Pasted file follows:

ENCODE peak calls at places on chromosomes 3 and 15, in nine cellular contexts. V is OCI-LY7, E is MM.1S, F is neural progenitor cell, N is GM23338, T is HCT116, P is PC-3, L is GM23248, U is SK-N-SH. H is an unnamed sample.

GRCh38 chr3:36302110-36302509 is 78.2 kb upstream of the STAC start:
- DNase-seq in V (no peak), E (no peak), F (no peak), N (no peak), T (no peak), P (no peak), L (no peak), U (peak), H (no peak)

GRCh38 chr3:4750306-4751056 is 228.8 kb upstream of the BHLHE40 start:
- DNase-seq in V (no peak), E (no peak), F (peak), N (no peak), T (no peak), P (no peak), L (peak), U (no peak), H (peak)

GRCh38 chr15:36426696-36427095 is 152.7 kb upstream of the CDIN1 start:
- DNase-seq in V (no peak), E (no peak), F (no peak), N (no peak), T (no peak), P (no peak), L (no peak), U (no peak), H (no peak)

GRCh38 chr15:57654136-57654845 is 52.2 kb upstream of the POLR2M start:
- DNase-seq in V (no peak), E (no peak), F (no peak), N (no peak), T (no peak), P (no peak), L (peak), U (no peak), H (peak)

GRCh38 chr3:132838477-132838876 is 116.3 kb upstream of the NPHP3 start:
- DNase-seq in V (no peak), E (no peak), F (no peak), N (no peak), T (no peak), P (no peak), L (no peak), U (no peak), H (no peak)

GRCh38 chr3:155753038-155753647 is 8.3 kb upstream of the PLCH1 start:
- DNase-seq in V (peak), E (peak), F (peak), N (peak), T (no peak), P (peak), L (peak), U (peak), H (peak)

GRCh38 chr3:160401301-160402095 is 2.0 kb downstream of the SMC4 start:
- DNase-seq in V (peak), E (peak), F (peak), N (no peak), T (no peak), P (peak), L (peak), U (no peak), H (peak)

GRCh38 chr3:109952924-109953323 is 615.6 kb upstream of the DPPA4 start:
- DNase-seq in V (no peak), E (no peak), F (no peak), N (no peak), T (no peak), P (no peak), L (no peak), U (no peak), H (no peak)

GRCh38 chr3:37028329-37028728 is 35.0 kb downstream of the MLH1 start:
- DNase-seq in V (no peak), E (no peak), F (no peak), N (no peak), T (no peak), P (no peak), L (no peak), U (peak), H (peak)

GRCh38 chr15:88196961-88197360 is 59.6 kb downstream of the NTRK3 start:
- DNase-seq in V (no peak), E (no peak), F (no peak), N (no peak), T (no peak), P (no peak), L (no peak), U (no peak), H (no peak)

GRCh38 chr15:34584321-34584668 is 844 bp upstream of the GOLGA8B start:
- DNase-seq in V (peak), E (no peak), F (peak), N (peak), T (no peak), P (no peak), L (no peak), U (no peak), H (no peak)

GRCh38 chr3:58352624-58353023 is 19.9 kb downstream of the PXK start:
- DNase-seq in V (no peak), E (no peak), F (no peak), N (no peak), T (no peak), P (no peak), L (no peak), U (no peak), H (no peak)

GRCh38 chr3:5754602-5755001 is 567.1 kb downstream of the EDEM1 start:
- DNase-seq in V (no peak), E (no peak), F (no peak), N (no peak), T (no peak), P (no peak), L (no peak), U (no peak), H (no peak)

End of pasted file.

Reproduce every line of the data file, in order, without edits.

ENCODE peak calls at places on chromosomes 3 and 15, in nine cellular contexts. V is OCI-LY7, E is MM.1S, F is neural progenitor cell, N is GM23338, T is HCT116, P is PC-3, L is GM23248, U is SK-N-SH. H is an unnamed sample.

GRCh38 chr3:36302110-36302509 is 78.2 kb upstream of the STAC start:
- DNase-seq in V (no peak), E (no peak), F (no peak), N (no peak), T (no peak), P (no peak), L (no peak), U (peak), H (no peak)

GRCh38 chr3:4750306-4751056 is 228.8 kb upstream of the BHLHE40 start:
- DNase-seq in V (no peak), E (no peak), F (peak), N (no peak), T (no peak), P (no peak), L (peak), U (no peak), H (peak)

GRCh38 chr15:36426696-36427095 is 152.7 kb upstream of the CDIN1 start:
- DNase-seq in V (no peak), E (no peak), F (no peak), N (no peak), T (no peak), P (no peak), L (no peak), U (no peak), H (no peak)

GRCh38 chr15:57654136-57654845 is 52.2 kb upstream of the POLR2M start:
- DNase-seq in V (no peak), E (no peak), F (no peak), N (no peak), T (no peak), P (no peak), L (peak), U (no peak), H (peak)

GRCh38 chr3:132838477-132838876 is 116.3 kb upstream of the NPHP3 start:
- DNase-seq in V (no peak), E (no peak), F (no peak), N (no peak), T (no peak), P (no peak), L (no peak), U (no peak), H (no peak)

GRCh38 chr3:155753038-155753647 is 8.3 kb upstream of the PLCH1 start:
- DNase-seq in V (peak), E (peak), F (peak), N (peak), T (no peak), P (peak), L (peak), U (peak), H (peak)

GRCh38 chr3:160401301-160402095 is 2.0 kb downstream of the SMC4 start:
- DNase-seq in V (peak), E (peak), F (peak), N (no peak), T (no peak), P (peak), L (peak), U (no peak), H (peak)

GRCh38 chr3:109952924-109953323 is 615.6 kb upstream of the DPPA4 start:
- DNase-seq in V (no peak), E (no peak), F (no peak), N (no peak), T (no peak), P (no peak), L (no peak), U (no peak), H (no peak)

GRCh38 chr3:37028329-37028728 is 35.0 kb downstream of the MLH1 start:
- DNase-seq in V (no peak), E (no peak), F (no peak), N (no peak), T (no peak), P (no peak), L (no peak), U (peak), H (peak)

GRCh38 chr15:88196961-88197360 is 59.6 kb downstream of the NTRK3 start:
- DNase-seq in V (no peak), E (no peak), F (no peak), N (no peak), T (no peak), P (no peak), L (no peak), U (no peak), H (no peak)

GRCh38 chr15:34584321-34584668 is 844 bp upstream of the GOLGA8B start:
- DNase-seq in V (peak), E (no peak), F (peak), N (peak), T (no peak), P (no peak), L (no peak), U (no peak), H (no peak)

GRCh38 chr3:58352624-58353023 is 19.9 kb downstream of the PXK start:
- DNase-seq in V (no peak), E (no peak), F (no peak), N (no peak), T (no peak), P (no peak), L (no peak), U (no peak), H (no peak)

GRCh38 chr3:5754602-5755001 is 567.1 kb downstream of the EDEM1 start:
- DNase-seq in V (no peak), E (no peak), F (no peak), N (no peak), T (no peak), P (no peak), L (no peak), U (no peak), H (no peak)